The Psychology of Color
Reprinted from Vol 5-1 of the BT Journal
In wildlife photography, I think the psychology of color plays an overwhelming role in the success of an image to communicate. I’ve waited a long time to present this piece and I can’t think of a better time than with the Journal’s first color issue to bring you what I think are critical concepts for success.
Advertising-grabbing the attention of the buyer to buy one’s product. In a sense that’s exactly what we’re attempting to do with our photographs. To be successful we should be doing it with color in mind just like Madison Avenue! We might not be selling a “product” with our images, but we are most definitely aspiring to grab our viewer’s attention. And if our ultimate goal is to communicate, then we really are trying to sell something, even if it’s no more than our vision.
When I was in college, I took a class that was just about color in advertising. One of our assignments was to go to the supermarket, glance up and down all the aisles, without walking them, and take note of the most overwhelming colors we saw. Twenty years ago when I did that assignment, the overwhelming dominant color was red. If you were to do the same assignment today, you’d find that red is nowhere near the most dominant color anymore.
There’s an age-old adage that when photographing birds, if you don’t have a good background, find something green to put behind them. Why is the color green important or so pliable that it’s a universal cure-all for the backgrounds for birds? What is it about color that grabs our attention in a scene to photograph it in the first place? What are we doing technically right or wrong in our photography to exploit people’s natural draw to color? Unlock these answers for yourself and your photography will span the rainbow!
The Basic Psychology of Color
With the human brain able to distinguish over two hundred shades of white, able to see the same color no matter the light source, saying color is essential to our perception is no slight exaggeration. Viewing a black and white scenic full of all the shades of gray that a good paper and photographer can bring to light, the emotions just those shades of gray can evoke is tremendous! But that’s just a small sampling of the potential a full palette of colors can bring to a photograph. I’m not going to pass myself off as a scholarly master of psychology or try to convince you that one must have one color over the other for a photograph to be successful. A sunset is going to be in a red band of light no matter what psychological message we might want to communicate. What I want to bring to the forefront of your photographic consciousness and understanding is what color can communicate and how you can make use of that in your photography.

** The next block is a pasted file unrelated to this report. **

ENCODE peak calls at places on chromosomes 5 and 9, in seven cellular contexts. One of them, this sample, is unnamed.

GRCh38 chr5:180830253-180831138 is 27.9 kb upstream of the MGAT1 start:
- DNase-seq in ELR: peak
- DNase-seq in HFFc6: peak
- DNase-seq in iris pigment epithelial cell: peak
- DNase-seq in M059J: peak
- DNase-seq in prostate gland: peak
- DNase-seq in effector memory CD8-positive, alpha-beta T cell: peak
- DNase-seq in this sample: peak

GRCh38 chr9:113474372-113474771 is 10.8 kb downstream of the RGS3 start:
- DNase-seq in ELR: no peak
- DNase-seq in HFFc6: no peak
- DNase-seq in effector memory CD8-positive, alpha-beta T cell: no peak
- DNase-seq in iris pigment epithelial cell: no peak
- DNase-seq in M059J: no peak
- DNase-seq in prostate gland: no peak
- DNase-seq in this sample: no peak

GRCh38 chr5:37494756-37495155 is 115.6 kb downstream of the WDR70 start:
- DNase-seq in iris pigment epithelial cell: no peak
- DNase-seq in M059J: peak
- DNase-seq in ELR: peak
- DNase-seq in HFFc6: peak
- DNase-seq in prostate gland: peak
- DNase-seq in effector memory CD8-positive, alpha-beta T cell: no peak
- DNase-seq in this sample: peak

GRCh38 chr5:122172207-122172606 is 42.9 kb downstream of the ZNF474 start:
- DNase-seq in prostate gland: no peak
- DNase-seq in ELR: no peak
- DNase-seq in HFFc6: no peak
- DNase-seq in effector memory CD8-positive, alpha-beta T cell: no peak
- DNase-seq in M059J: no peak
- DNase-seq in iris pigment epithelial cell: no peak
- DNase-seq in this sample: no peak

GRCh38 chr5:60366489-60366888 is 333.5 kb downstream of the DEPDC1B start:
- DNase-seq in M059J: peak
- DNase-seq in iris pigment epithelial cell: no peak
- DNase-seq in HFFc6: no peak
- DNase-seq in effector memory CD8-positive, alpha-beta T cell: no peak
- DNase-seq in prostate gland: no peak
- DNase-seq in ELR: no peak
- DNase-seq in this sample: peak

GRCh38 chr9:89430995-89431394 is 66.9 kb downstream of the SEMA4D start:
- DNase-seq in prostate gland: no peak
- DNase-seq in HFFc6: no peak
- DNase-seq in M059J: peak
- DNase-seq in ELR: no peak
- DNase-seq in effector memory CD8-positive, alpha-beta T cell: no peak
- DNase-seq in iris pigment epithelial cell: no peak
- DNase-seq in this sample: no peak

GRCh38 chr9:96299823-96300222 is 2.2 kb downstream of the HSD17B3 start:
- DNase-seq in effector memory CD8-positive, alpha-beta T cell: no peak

When photographing wildlife, you’d be surprised by the emotional response color can evoke, and how color, especially the color of the background, can emphasize and enhance that emotional response. We can’t change the color of a subject to any great degree, but we can definitely alter the colors of the world around the subject to some degree, using various technical tools at our disposal. (If nothing else, this will help you understand what images to send and not to send to editors.) But which colors communicate what? Let me give you some very basic descriptions of colors and how we subconsciously perceive them. (It’s very important to realize that we are talking about psychology of colors here; folks don’t see certain colors, then rationally think about their emotional response to them.)
Yellow – is the most visible color and is the first color the human eye notices! Yellow, the color nearest to “light” leaves a warm and satisfying impression, lively and stimulating and in many cultures symbolizes deity. Dark yellow can be oppressive while light yellow is breezy. Yellow’s stimulating nature and high visibility to the eye is the reason why many road signs are bold yellow (contrasted by black text). Yellow birds, flowers and skies are sure to be eye-catchers just because of the way the mind and eye works!